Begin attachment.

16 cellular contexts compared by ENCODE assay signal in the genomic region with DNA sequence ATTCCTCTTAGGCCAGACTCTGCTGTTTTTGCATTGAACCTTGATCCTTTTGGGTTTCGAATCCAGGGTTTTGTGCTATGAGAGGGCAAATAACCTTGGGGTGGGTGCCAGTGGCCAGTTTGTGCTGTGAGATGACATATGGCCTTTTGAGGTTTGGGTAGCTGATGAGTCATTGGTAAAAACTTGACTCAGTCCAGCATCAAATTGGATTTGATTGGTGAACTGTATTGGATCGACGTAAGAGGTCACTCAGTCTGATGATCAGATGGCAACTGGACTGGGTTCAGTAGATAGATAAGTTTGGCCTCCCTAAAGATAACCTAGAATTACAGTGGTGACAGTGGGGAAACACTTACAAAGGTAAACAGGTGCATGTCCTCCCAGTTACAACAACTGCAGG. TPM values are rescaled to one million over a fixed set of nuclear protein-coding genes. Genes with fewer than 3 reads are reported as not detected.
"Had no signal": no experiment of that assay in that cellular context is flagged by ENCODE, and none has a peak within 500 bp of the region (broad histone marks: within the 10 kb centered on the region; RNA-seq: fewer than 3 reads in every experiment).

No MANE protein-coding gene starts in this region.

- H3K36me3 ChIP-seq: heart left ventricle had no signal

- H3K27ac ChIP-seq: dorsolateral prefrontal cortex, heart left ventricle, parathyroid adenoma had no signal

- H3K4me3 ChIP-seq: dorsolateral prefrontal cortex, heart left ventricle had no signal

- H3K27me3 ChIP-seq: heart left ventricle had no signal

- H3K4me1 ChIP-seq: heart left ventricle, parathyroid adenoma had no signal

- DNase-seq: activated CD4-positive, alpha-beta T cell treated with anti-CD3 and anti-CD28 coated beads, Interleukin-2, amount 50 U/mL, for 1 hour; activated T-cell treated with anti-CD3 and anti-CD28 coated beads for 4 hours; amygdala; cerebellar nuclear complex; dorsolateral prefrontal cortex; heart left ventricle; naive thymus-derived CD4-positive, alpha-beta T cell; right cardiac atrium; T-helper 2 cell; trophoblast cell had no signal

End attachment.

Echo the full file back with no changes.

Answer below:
16 cellular contexts compared by ENCODE assay signal in the genomic region with DNA sequence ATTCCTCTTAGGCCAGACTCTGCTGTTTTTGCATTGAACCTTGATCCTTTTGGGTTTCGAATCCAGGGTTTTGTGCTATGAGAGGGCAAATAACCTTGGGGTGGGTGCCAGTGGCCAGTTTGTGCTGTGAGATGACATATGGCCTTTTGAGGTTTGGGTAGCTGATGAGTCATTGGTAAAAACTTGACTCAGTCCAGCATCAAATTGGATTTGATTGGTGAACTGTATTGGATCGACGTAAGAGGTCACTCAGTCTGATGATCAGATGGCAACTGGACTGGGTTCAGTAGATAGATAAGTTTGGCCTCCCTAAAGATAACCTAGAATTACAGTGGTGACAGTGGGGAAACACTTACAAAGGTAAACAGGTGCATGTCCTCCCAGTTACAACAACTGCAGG. TPM values are rescaled to one million over a fixed set of nuclear protein-coding genes. Genes with fewer than 3 reads are reported as not detected.
"Had no signal": no experiment of that assay in that cellular context is flagged by ENCODE, and none has a peak within 500 bp of the region (broad histone marks: within the 10 kb centered on the region; RNA-seq: fewer than 3 reads in every experiment).

No MANE protein-coding gene starts in this region.

- H3K36me3 ChIP-seq: heart left ventricle had no signal

- H3K27ac ChIP-seq: dorsolateral prefrontal cortex, heart left ventricle, parathyroid adenoma had no signal

- H3K4me3 ChIP-seq: dorsolateral prefrontal cortex, heart left ventricle had no signal

- H3K27me3 ChIP-seq: heart left ventricle had no signal

- H3K4me1 ChIP-seq: heart left ventricle, parathyroid adenoma had no signal

- DNase-seq: activated CD4-positive, alpha-beta T cell treated with anti-CD3 and anti-CD28 coated beads, Interleukin-2, amount 50 U/mL, for 1 hour; activated T-cell treated with anti-CD3 and anti-CD28 coated beads for 4 hours; amygdala; cerebellar nuclear complex; dorsolateral prefrontal cortex; heart left ventricle; naive thymus-derived CD4-positive, alpha-beta T cell; right cardiac atrium; T-helper 2 cell; trophoblast cell had no signal